Villages, towns and cities can be tricky to negotiate with a big car: they mostly have narrow winding streets. If possible, avoid the core portions, park your car on the outskirt of town or on the main square (more often than not, there will be some parking available on the "place de l'Eglise" or, in larger places, on the "place du Marché", or places going by similar names) and walk. Many places have a weekly market - trying to drive into town on a market day is going to be time consuming and frustrating, parking on a market day may be close to impossible especially in the more popular spots (Uzès, Anduze...).
The Southerners have the reputation of being terrible drivers. Whether they are more aggressive or reckless than the average French driver remains to be seen - there is certainly a tendency to blame the neighbor. People from Northern France are convinced that Southerners are crazy, drivers in Montpellier roll their eyes in dismay when they see a car with a Gard licence plate, and people from Nîmes take it as granted that Alès drivers are insane...
Hiking, paragliding, kayaking and canoeing are practiced in this departement. Hiking and paragliding particularly in Cevennes. Kayaking in Gard river is an original way to see the Le Pont du Gard. Cèze river is a quiet river ideal for family trip.
During summer, one of the most popular pastimes for tourists and locals alike is spending the day "à la rivière" (at the river). Most rivers have beautiful swimming holes and small pebble beaches, often nice rocks or bridges from which the local kids love to jump in the water. There are simply too many such spots to offer a full list. Ask your hosts, or simply look around: if you are on a road that follows a river and see several cars parked on the side in the middle of nowhere, it is most certainly because there is a swimming hole there. Some can be quite popular, and some are real gems. Access to the river is commonly tricky (climbing down steep slopes / bushes), very often on public land and if not almost always tolerated by landlords, unless explicitly stated otherwise ("accès interdit").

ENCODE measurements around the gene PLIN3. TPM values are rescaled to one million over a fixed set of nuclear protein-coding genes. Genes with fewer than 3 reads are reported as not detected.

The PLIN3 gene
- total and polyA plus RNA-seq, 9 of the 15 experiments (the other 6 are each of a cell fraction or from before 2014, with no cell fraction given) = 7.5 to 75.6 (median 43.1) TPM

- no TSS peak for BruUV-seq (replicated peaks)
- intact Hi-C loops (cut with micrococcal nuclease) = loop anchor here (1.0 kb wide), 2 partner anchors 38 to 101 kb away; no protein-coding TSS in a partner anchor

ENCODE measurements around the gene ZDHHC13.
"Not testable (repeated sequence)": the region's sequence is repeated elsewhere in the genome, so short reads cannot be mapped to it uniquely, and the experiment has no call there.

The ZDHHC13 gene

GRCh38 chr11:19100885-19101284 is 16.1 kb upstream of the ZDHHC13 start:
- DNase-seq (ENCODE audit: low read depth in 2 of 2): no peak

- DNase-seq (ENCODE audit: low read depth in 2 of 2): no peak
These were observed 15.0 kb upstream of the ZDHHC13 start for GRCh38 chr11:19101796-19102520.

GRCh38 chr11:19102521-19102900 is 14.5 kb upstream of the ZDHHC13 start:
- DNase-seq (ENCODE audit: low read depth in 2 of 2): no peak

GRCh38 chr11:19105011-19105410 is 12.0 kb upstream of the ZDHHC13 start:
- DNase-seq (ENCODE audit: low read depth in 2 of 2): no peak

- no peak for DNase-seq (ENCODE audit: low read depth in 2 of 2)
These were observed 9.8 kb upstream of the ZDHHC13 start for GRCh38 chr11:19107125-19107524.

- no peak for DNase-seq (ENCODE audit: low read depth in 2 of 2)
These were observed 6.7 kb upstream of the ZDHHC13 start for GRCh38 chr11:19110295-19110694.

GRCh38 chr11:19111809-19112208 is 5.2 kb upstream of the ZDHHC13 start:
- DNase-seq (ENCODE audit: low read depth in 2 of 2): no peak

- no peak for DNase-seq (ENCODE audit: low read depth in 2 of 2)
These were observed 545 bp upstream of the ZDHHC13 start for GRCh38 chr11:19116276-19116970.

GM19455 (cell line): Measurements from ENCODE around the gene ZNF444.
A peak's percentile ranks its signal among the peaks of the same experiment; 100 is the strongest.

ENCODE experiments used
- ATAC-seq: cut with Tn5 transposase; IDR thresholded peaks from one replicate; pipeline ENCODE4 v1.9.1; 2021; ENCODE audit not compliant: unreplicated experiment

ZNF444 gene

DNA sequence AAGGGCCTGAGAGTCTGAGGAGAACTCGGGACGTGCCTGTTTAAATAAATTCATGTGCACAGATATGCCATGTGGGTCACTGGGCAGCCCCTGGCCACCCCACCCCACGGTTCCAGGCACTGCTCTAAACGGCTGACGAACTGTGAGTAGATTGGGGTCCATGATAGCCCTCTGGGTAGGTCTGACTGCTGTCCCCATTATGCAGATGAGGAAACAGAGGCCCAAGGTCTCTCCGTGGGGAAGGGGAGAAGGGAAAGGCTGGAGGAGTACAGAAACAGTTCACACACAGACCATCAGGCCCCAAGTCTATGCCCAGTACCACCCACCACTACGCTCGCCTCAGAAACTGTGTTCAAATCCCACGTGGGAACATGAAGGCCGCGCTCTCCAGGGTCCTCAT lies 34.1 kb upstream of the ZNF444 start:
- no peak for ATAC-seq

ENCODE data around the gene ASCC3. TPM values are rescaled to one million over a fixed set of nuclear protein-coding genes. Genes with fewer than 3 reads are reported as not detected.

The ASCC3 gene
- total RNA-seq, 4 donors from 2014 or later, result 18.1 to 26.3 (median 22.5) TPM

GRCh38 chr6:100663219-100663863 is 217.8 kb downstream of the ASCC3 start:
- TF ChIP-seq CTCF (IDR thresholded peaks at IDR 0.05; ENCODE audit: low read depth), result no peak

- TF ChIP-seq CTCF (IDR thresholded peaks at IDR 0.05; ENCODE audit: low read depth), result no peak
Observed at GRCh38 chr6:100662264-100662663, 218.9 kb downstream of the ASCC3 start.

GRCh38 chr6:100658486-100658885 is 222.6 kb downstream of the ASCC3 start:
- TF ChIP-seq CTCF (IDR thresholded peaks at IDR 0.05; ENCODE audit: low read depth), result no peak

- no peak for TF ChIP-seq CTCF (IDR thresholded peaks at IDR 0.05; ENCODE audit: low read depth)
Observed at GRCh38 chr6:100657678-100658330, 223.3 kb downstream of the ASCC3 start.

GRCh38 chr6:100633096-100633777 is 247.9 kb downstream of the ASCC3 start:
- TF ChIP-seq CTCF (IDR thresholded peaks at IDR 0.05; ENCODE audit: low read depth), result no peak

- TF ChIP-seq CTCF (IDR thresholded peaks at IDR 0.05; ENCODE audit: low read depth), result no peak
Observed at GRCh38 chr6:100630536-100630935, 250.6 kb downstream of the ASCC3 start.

French food with a Mediterranean twist.
You want to try olives and products made of olive (tapenade); in fact it would be a rare meal in Southern France that does not include olives in some form.The local cultivar is the picholine (green), originally from here; you will commonly find tanche (black), often sold as "olive de Nyons". Olive stalls on the market will typically carry an amazing range, easily 10 or 20 different kinds...
Goat cheese (Pélardon).
A range of pastry ("viennoiserie"), like most France; a local specialty is "fougasse". Depending where you are exactly, a fougasse can be different things. The one from Aigues-Morte is a sort of brioche, flavored with orange lower water. In the garrigues region, it will be made of a pastry similar to croissant, but filled with bits of bacon or, traditionally, pork fat ("grattons").
Fruits, especially in summer : melon, peaches, apricots, etc.
Although the see is close, this is not really seafood territory: historically most of the coast of Languedoc was swampy and infected with mosquitoes, with very few harbors. Fish can be found, but is neither particularly good nor cheap. As an exception, you can try brandade in Nîmes (an emulsion of salt cod crushed in olive oil and potato). Use as a spread on bread, or cooked in a potato gratin for instance.
Most towns have a weekly market, which is a wonderful opportunity to discover what the region has to offer. Get a fougasse, a handful of olives, some fresh bread and goat cheese, a small bag of fruits and head for the river for a picnic -- the true recipe for a memorable summer day!
This is a touristic place, so take normal precautions about pickpockets etc.
Realistically one of the biggest hazard is related to the heat, especially in summer. Temperatures above 35°C are not uncommon. While this is probably the reason you came here in the first place, it would not be a good idea to go hiking without a sizable amount of water, sunscreen, hat, etc. Even standing in the sun at a touristic site for the whole day is not going to be pleasant. Follow the local habits: look for shade, especially in the hot hours of the day!
If you decide to go swimming, be prepared for cold (to very cold) water, unequal bottom, rocks. Pay special attention before jumping from a rock, make sure the water is deep enough!